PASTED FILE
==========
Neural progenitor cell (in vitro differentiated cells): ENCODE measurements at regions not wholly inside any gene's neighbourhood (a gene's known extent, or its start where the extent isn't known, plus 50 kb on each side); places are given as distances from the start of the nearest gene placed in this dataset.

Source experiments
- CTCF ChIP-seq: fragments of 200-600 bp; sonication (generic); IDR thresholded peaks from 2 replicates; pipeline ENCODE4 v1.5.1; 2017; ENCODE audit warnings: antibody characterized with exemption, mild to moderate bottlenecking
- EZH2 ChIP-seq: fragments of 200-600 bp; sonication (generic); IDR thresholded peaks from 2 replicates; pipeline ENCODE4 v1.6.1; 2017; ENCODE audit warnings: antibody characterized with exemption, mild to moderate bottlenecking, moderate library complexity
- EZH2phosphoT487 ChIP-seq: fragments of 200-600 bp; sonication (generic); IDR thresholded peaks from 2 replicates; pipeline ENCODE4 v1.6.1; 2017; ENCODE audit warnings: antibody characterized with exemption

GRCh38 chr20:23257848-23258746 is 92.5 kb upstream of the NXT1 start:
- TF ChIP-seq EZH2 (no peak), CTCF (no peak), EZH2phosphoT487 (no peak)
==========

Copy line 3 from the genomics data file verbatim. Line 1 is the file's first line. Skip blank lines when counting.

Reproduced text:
- CTCF ChIP-seq: fragments of 200-600 bp; sonication (generic); IDR thresholded peaks from 2 replicates; pipeline ENCODE4 v1.5.1; 2017; ENCODE audit warnings: antibody characterized with exemption, mild to moderate bottlenecking